• "My name is Debbie Lee and I have known Dr. Chris Rasmussen and his wife Sherry for 11 years. They were truly an answer to a prayer. When I first met them my mother was a patient in their office. I was so impressed..."
    Debbie Lee / New Albany, IN

Featured Articles

Read about interesting topics

  • The 5 Senses

    The 5 Senses The five senses, that is, the sense of sight, touch, hearing, taste, and smell, provide us with necessary information regarding the world around us.1 These precious capabilities enable us to navigate our environment with seemingly instantaneous feedback with reference to our actions and ...

    Read More
  • The Benefits of Sleep for Adults

    Obtaining sufficient restful sleep is an essential requirement for optimal human productivity. Such a practice is a key component of a healthy lifestyle, which includes a nutritious diet, regular vigorous exercise, and a positive mental attitude. How much sleep one needs varies from person to person. ...

    Read More
  • Back to School and Mental Wellness

    Summer is a subjectively fleeting season and school days are upon us once again. For children, this bittersweet time marks the completion of a period of relative freedom and the beginning of a new set of responsibilities. For adults, the onset of late summer and early fall signals yet another turn of ...

    Read More
  • Repetitive Motion Injuries

    A repetitive motion injury (or overuse injury) involves doing an action over and over again, as with a baseball pitcher throwing a baseball, a tennis player hitting a tennis ball, typing at a computer keyboard, and most notoriously, typing with your thumbs on the tiny keypad of your phone. It may be ...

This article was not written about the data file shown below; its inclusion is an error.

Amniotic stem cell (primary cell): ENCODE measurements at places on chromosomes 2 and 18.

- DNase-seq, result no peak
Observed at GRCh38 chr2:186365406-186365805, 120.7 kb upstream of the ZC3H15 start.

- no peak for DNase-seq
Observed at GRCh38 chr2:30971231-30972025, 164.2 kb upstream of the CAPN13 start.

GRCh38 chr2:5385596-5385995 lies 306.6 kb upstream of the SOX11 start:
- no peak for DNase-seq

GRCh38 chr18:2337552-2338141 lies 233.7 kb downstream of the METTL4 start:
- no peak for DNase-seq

Read More
  • Left-Handers Day

    Left-Handers Day Left-Handers Day, celebrated on August 15th, was launched in 1992 by the Left-Handers Club, an organization based in the United Kingdom. Since then, Left-Handers Day has become a worldwide event and social media phenomenon. Around the world, approximately one in ten persons is left-handed. ...

    Read More
  • Peak Experiences

    Peak Experiences The American philosopher and naturalist Henry David Thoreau roamed far and wide over the hills and mountains of his native Massachusetts and neighboring New Hampshire. In his masterwork, "Walden," Thoreau famously stated that we must "reawaken and keep ourselves awake, not by mechanical ...

    Read More
  • Dynamic Warm-ups

    In a common occurrence, you bend over to pick up the pencil you inadvertently dropped on the floor. Or you bend over to pick up the soap bar that has slipped through your fingers in the shower. Or you bend over to lift a bag of groceries out of your automobile trunk. These are all daily events. But on ...

    Read More
  • Summer Sports

    Summer Sports In the summertime, everyone's thoughts turn to the outdoors. We want to get out in the sun and have some fun. Some people do exercise outdoors, such as running, walking, and biking, all year long regardless of the weather.1 For others, summer's warmer temperatures make activity outside ...

    Read More
  • Wellness Gardens

    Wellness Gardens When time is spent in an office or indoors day in and day out, some can lose that connection to the outside world. And that loss of connection can lead to higher stress levels and more health ailments without even realizing it. But when that the gap between office life and outdoor life ...

    Read More
  • Smart Shoulders

    Our shoulder joints have the greatest range of motion of any of the musculoskeletal joints in our bodies. The shoulder joint is really two joints, the glenohumeral joint between the arm bone (humerus) and the shoulder blade (scapula) and the acromioclavicular joint between the acromion (a bony projection off the scapula) and the collarbone (clavicle). The glenohumeral joint is a ball-and-socket joint and the acromioclavicular joint is a gliding joint. ...

    Read More

NEWSLETTER SIGNUP

Sign up for more articles